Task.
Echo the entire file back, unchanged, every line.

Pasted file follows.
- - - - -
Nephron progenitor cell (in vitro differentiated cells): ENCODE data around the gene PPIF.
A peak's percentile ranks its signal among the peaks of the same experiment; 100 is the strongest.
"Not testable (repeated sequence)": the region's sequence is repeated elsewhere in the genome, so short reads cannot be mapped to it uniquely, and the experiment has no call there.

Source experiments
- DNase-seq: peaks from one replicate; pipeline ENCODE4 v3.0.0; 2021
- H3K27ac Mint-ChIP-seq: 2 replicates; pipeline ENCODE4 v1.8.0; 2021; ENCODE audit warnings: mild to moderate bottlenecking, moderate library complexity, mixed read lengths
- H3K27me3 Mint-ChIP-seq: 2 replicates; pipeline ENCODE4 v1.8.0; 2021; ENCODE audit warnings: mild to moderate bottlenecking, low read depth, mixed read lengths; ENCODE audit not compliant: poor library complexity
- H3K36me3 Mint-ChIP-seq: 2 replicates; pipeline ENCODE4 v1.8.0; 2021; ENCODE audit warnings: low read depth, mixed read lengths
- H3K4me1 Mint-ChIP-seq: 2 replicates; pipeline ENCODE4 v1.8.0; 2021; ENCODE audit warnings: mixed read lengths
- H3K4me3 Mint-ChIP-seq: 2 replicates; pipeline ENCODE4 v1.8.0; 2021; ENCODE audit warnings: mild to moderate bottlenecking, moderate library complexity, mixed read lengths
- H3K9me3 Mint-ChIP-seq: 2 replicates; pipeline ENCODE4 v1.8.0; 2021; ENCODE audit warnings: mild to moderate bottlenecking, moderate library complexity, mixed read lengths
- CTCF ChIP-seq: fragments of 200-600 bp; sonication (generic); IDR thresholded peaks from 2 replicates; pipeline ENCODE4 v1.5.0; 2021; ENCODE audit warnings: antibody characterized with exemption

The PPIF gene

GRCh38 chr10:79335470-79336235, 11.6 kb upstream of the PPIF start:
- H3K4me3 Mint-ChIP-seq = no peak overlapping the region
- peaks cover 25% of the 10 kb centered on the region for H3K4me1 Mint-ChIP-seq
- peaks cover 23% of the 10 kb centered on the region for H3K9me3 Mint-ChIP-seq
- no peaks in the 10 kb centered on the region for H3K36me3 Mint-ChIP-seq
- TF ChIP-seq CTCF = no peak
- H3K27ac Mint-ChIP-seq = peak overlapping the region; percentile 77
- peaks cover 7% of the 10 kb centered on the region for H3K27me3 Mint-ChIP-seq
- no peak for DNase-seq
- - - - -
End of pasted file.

Nephron progenitor cell (in vitro differentiated cells): ENCODE data around the gene PPIF.
A peak's percentile ranks its signal among the peaks of the same experiment; 100 is the strongest.
"Not testable (repeated sequence)": the region's sequence is repeated elsewhere in the genome, so short reads cannot be mapped to it uniquely, and the experiment has no call there.

Source experiments
- DNase-seq: peaks from one replicate; pipeline ENCODE4 v3.0.0; 2021
- H3K27ac Mint-ChIP-seq: 2 replicates; pipeline ENCODE4 v1.8.0; 2021; ENCODE audit warnings: mild to moderate bottlenecking, moderate library complexity, mixed read lengths
- H3K27me3 Mint-ChIP-seq: 2 replicates; pipeline ENCODE4 v1.8.0; 2021; ENCODE audit warnings: mild to moderate bottlenecking, low read depth, mixed read lengths; ENCODE audit not compliant: poor library complexity
- H3K36me3 Mint-ChIP-seq: 2 replicates; pipeline ENCODE4 v1.8.0; 2021; ENCODE audit warnings: low read depth, mixed read lengths
- H3K4me1 Mint-ChIP-seq: 2 replicates; pipeline ENCODE4 v1.8.0; 2021; ENCODE audit warnings: mixed read lengths
- H3K4me3 Mint-ChIP-seq: 2 replicates; pipeline ENCODE4 v1.8.0; 2021; ENCODE audit warnings: mild to moderate bottlenecking, moderate library complexity, mixed read lengths
- H3K9me3 Mint-ChIP-seq: 2 replicates; pipeline ENCODE4 v1.8.0; 2021; ENCODE audit warnings: mild to moderate bottlenecking, moderate library complexity, mixed read lengths
- CTCF ChIP-seq: fragments of 200-600 bp; sonication (generic); IDR thresholded peaks from 2 replicates; pipeline ENCODE4 v1.5.0; 2021; ENCODE audit warnings: antibody characterized with exemption

The PPIF gene

GRCh38 chr10:79335470-79336235, 11.6 kb upstream of the PPIF start:
- H3K4me3 Mint-ChIP-seq = no peak overlapping the region
- peaks cover 25% of the 10 kb centered on the region for H3K4me1 Mint-ChIP-seq
- peaks cover 23% of the 10 kb centered on the region for H3K9me3 Mint-ChIP-seq
- no peaks in the 10 kb centered on the region for H3K36me3 Mint-ChIP-seq
- TF ChIP-seq CTCF = no peak
- H3K27ac Mint-ChIP-seq = peak overlapping the region; percentile 77
- peaks cover 7% of the 10 kb centered on the region for H3K27me3 Mint-ChIP-seq
- no peak for DNase-seq